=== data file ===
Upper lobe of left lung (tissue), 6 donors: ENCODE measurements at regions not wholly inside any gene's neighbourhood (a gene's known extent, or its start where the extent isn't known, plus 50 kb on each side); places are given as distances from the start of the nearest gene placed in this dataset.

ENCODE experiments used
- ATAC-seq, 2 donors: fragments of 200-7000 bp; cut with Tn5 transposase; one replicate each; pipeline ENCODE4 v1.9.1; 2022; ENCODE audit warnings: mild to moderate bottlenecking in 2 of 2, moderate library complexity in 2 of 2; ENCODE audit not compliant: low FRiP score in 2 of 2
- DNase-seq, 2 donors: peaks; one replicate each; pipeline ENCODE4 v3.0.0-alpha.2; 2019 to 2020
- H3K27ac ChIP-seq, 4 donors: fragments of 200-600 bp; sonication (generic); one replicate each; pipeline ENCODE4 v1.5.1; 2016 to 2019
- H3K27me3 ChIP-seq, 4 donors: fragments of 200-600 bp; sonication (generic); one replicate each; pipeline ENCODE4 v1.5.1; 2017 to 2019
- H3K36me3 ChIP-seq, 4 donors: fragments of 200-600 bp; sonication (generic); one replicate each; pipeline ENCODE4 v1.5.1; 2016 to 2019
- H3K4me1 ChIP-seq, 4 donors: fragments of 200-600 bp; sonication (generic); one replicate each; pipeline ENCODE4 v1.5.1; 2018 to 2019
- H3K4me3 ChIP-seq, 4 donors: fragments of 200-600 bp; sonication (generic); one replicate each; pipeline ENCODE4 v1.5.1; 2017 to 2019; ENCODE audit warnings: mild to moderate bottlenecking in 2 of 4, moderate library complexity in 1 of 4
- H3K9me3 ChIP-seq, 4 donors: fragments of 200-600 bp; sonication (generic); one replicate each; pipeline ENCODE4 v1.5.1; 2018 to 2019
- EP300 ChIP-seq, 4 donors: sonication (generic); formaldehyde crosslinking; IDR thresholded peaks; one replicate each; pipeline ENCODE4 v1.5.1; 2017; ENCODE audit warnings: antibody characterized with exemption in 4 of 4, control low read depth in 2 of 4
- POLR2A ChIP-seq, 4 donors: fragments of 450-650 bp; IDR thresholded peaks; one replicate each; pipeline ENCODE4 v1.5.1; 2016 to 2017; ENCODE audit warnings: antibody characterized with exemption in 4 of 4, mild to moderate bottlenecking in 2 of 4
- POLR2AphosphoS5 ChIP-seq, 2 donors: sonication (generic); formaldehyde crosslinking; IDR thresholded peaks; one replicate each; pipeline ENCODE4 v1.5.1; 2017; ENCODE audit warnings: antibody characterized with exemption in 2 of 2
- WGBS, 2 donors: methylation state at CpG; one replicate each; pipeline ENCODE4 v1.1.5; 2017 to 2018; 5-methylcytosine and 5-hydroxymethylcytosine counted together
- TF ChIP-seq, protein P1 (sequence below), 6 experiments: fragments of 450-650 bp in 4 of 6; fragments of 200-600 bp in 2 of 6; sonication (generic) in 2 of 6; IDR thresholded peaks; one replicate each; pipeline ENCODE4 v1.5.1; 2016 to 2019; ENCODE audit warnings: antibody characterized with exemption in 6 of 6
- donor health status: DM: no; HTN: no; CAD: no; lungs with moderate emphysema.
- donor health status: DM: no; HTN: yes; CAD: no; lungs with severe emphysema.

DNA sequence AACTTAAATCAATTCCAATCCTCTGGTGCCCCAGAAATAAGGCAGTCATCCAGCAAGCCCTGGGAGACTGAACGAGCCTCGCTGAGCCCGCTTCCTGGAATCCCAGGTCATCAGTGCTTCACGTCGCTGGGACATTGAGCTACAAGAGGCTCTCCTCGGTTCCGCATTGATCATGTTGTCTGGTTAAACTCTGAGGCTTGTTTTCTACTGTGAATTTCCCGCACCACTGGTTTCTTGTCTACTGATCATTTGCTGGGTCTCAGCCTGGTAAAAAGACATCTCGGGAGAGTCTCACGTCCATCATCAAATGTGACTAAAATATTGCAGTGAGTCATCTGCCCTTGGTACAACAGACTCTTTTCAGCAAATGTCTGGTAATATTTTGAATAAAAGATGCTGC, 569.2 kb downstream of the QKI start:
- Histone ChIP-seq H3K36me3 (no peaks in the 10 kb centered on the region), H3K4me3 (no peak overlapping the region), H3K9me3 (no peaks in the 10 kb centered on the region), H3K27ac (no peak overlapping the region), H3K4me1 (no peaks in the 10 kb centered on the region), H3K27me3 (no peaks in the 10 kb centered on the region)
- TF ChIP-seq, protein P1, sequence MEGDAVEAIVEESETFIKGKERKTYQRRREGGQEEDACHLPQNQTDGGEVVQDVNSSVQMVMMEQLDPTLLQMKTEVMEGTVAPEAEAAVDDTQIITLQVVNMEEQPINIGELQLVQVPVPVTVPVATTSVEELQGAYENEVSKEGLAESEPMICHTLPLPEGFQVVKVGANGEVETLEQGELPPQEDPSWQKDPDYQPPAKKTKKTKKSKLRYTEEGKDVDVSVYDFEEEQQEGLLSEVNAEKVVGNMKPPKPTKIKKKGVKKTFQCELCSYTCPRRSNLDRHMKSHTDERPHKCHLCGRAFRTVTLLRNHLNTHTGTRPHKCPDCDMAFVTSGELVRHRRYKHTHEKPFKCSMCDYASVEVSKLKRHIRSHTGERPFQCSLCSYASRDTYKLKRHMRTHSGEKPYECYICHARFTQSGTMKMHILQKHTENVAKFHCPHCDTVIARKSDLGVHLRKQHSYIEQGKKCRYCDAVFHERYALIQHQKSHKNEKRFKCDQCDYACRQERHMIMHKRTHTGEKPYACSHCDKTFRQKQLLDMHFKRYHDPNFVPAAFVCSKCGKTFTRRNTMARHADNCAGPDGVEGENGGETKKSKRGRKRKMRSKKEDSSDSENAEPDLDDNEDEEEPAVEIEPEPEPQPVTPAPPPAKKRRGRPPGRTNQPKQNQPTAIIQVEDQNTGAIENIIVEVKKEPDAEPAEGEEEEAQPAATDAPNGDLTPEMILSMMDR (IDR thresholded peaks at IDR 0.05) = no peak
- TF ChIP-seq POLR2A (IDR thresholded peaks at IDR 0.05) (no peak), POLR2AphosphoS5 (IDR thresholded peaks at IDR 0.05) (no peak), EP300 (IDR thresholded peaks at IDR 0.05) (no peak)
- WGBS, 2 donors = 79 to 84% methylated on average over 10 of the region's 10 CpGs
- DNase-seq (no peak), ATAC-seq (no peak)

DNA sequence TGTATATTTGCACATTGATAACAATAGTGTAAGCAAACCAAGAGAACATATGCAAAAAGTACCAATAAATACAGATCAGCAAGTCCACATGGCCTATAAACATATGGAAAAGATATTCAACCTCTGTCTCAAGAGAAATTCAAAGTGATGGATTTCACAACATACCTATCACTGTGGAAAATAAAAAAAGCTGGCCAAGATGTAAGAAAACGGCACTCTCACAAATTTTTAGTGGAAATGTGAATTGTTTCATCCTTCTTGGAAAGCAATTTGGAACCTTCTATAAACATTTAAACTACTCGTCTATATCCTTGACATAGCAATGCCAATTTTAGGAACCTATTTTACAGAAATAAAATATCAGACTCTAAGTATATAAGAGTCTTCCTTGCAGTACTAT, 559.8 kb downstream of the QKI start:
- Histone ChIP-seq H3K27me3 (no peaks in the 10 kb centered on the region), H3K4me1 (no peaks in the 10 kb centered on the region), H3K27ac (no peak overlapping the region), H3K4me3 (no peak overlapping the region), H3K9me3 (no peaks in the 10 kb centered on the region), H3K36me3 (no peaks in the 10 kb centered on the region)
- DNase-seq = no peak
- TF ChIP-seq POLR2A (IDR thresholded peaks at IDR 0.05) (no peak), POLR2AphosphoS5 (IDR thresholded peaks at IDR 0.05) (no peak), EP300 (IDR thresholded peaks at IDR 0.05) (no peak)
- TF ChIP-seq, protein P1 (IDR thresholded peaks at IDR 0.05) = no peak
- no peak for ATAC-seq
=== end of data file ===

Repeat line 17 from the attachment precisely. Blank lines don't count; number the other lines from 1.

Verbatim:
- donor health status: DM: no; HTN: yes; CAD: no; lungs with severe emphysema.